On World Female Ranger Day, EcoTraining would like to introduce you to some of the strong and inspiring women who risk their lives daily to protect African wildlife.
Black Mambas (South Africa)
The only group of female rangers in South Africa protect rhinos in the private Nature Reserve Balule on the outskirts of Kruger National Park. The 30 rangers call themselves “the eyes and ears” of the weak-sighted and easily targeted rhinos. They cover nearly 12 km (eight miles) on foot along fence lines to guarantee the safety of the 80 rhinos. Just with their presence, they protect and don´t even carry guns.
Team Lioness (Kenya)
As one of the first all-women-ranger units in Kenya, Team Lioness was founded in 2019 by eight brave Maasai women who are now the first line of defense against poaching around Amboseli National Park. They also collect data on wildlife activity and look for injured animals. Team Lioness also puts much effort into educating the villagers on dealing with dangerous animals without killing them.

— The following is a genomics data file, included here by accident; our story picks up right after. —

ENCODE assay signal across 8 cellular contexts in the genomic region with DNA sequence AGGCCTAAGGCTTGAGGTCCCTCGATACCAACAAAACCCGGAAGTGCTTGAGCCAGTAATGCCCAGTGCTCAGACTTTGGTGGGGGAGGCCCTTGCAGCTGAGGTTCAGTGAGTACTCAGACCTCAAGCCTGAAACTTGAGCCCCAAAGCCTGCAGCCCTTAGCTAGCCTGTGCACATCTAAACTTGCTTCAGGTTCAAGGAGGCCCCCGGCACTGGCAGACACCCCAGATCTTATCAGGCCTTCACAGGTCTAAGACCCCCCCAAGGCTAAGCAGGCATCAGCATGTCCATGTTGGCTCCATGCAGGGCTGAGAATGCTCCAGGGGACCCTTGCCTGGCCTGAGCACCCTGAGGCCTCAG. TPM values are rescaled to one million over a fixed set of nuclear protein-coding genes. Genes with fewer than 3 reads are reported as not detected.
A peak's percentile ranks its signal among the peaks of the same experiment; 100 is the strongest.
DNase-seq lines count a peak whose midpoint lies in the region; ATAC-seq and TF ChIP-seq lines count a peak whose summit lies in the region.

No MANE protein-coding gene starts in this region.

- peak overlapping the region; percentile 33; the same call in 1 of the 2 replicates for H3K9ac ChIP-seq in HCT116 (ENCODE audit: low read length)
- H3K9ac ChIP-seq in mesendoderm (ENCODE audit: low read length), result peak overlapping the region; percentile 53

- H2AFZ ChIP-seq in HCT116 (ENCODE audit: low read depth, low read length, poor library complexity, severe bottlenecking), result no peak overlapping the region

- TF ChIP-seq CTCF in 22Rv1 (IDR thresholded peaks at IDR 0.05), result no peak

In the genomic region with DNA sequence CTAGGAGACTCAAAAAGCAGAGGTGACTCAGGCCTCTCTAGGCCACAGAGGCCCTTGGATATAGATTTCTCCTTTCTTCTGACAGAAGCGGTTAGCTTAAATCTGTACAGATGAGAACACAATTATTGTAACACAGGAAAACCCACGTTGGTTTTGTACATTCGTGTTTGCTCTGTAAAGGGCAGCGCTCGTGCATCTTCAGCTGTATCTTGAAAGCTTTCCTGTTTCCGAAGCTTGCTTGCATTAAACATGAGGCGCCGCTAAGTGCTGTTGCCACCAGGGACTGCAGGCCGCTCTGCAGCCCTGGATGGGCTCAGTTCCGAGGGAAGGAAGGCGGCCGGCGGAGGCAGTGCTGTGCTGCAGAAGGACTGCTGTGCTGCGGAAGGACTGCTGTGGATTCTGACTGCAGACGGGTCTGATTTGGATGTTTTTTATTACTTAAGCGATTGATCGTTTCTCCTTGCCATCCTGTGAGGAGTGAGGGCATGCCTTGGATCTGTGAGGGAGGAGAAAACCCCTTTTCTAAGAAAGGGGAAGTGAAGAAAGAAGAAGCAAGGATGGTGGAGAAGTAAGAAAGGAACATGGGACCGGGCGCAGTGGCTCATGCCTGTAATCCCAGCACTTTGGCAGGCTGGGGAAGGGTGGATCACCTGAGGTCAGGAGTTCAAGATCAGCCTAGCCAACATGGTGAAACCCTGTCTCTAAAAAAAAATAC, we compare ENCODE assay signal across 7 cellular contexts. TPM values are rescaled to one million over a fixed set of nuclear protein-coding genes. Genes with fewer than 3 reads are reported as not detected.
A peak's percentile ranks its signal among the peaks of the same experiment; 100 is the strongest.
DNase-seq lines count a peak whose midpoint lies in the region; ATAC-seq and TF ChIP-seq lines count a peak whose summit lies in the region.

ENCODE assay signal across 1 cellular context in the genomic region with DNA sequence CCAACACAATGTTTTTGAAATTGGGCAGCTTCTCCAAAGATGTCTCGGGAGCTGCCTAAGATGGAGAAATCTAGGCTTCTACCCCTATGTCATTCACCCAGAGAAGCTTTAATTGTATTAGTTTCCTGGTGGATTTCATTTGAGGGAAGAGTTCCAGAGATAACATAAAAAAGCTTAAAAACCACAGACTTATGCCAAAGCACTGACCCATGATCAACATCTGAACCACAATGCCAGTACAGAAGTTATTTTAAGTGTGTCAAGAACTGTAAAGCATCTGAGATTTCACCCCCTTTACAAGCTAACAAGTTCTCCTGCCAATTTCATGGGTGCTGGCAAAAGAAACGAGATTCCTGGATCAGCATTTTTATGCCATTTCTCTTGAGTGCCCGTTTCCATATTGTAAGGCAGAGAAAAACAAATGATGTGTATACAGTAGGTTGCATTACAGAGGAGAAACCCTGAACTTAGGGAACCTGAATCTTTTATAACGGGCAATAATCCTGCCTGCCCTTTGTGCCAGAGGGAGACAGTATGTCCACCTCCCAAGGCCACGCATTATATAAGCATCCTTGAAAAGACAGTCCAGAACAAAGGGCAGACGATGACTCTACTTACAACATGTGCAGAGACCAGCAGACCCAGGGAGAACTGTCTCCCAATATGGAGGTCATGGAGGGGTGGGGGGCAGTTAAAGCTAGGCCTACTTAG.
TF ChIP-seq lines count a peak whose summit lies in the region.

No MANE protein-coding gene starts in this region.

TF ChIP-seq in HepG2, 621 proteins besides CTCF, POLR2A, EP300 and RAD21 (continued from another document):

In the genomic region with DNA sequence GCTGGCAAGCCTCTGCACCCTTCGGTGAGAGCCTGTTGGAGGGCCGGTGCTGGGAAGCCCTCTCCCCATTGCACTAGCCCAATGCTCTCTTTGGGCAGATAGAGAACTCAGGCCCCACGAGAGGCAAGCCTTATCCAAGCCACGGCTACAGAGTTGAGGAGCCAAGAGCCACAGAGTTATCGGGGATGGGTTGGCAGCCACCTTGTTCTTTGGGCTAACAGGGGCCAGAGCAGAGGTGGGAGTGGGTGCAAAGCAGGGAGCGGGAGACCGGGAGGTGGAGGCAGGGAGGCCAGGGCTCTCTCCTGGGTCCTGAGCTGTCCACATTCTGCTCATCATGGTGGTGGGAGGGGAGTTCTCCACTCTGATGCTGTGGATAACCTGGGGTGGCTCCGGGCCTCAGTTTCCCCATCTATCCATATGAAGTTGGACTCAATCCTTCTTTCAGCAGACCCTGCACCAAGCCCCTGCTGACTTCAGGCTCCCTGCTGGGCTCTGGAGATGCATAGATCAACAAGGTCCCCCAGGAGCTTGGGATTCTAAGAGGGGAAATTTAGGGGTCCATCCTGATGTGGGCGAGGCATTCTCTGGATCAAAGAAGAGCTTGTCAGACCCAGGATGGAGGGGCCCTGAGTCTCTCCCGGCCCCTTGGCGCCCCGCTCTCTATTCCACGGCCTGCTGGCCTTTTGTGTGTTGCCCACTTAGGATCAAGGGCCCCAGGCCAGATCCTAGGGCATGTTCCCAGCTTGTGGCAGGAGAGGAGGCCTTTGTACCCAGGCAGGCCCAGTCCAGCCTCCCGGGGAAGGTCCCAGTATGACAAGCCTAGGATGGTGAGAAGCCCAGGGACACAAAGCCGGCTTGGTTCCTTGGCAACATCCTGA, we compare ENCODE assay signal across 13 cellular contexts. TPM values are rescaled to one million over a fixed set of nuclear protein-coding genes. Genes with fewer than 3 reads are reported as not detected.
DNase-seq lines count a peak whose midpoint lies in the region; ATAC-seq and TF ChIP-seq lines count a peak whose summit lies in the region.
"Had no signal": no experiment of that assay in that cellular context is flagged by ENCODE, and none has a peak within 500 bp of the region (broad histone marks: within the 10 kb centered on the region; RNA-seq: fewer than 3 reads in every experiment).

Akashinga Anti-Poaching Unit (Zimbabwe)
Akashinga means “the brave one” and these women definitely are. Damien Mander, an Australian conservationist with military sniper training, started this female ranger group in 2017 with 16 women to protect wildlife in the Lower Zambezi area. Nowadays, almost 500 recruits come to see if they’re cut out to be a ranger and carry a gun. Eighty will make it. They don´t mind the risk involved. Most poachers are men, and they tend to underestimate these rangers. But boy, are they wrong.